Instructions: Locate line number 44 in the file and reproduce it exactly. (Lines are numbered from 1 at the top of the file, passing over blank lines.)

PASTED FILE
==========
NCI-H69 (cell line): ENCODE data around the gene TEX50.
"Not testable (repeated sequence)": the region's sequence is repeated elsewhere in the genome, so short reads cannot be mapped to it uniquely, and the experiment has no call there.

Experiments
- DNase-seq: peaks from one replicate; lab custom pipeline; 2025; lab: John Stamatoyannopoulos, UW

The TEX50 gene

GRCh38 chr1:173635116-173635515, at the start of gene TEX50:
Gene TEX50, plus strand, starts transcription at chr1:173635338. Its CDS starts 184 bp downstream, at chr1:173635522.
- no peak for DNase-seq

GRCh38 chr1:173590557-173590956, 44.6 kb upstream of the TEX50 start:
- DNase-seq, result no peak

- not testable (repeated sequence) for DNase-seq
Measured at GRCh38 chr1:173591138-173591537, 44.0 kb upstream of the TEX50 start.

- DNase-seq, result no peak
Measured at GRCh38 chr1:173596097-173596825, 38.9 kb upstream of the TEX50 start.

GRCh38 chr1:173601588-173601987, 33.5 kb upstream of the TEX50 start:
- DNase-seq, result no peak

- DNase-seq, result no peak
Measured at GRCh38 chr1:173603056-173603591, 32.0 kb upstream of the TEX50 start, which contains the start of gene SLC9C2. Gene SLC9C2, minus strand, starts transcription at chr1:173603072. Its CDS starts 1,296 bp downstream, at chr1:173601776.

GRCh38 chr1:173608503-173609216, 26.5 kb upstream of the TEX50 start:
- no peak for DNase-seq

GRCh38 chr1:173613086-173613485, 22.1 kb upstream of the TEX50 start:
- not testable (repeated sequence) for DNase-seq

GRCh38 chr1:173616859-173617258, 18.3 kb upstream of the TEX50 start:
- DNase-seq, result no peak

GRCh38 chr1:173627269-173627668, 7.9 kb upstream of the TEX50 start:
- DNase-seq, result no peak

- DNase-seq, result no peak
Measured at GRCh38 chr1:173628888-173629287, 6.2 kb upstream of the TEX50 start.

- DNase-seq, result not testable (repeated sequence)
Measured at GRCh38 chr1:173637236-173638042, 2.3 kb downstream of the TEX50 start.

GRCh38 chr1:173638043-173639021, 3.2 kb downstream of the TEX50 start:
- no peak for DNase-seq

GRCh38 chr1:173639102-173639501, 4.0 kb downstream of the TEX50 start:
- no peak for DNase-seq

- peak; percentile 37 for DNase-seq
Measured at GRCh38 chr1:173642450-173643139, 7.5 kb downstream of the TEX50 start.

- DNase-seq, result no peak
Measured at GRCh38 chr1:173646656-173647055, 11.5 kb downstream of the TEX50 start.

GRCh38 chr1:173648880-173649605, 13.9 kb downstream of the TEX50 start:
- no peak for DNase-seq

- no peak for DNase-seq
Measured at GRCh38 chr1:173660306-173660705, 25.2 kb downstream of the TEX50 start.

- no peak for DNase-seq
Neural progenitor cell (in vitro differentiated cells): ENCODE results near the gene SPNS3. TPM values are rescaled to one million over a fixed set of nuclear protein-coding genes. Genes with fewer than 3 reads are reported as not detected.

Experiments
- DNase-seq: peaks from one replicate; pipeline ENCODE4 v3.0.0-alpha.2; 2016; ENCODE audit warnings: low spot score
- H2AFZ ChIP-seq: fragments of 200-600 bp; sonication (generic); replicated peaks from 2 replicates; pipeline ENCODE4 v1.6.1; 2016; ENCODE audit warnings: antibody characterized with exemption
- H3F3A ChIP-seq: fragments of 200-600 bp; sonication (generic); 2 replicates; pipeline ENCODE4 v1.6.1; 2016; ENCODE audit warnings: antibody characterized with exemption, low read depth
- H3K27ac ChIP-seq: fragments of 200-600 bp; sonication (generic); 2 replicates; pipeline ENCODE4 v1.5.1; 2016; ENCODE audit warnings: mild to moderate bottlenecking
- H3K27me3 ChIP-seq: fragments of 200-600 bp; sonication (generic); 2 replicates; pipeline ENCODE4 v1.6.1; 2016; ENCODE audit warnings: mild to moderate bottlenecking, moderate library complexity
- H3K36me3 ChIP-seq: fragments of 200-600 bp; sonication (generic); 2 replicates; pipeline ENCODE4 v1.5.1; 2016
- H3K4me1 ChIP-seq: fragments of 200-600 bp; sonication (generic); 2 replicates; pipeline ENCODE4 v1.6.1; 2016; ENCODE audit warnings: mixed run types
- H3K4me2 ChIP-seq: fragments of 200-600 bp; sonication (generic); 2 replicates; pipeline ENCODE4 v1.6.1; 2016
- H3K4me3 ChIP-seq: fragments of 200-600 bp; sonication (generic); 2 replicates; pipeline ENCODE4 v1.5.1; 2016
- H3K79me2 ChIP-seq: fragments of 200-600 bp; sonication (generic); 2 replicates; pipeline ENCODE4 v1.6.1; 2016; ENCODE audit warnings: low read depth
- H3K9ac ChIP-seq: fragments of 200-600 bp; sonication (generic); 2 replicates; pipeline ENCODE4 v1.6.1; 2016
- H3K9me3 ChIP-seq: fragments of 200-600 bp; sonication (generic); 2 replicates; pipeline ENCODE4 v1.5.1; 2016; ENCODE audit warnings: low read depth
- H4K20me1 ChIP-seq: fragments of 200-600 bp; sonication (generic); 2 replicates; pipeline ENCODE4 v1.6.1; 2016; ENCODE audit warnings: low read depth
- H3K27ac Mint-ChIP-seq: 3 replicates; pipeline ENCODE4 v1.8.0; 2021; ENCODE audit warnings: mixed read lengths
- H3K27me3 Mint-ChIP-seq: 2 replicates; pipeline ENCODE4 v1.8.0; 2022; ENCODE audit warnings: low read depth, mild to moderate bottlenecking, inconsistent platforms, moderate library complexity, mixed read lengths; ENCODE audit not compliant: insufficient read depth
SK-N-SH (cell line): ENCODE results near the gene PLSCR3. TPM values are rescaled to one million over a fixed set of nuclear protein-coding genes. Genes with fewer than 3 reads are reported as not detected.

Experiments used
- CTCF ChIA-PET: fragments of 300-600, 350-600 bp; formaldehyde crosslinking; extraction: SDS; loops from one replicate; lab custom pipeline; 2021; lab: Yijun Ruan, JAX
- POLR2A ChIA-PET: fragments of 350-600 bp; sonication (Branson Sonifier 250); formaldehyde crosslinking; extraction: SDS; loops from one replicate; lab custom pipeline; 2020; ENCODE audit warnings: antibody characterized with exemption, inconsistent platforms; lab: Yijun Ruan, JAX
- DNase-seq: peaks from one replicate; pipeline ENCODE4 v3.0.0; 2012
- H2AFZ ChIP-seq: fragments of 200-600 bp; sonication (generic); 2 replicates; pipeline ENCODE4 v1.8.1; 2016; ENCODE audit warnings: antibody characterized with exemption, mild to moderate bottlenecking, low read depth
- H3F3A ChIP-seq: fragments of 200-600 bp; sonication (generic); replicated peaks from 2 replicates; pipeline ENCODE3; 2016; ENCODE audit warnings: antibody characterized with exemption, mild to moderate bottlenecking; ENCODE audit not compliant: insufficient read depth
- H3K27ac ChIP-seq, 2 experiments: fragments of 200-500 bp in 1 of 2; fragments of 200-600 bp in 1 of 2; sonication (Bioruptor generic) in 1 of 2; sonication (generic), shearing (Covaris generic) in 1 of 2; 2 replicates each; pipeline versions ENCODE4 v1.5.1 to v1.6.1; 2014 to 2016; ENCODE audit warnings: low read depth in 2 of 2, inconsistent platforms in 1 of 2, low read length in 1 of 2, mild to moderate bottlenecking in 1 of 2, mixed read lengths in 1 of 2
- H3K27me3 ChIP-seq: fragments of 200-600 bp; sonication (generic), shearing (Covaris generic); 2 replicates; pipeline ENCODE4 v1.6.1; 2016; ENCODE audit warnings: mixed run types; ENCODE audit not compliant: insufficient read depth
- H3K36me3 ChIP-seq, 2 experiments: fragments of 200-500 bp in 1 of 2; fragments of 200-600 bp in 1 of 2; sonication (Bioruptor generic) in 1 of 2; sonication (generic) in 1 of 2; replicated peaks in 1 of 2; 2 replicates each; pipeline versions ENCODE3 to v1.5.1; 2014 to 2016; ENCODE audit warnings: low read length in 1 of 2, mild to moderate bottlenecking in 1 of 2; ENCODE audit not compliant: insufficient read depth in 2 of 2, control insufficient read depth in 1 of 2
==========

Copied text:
Neural progenitor cell (in vitro differentiated cells): ENCODE results near the gene SPNS3. TPM values are rescaled to one million over a fixed set of nuclear protein-coding genes. Genes with fewer than 3 reads are reported as not detected.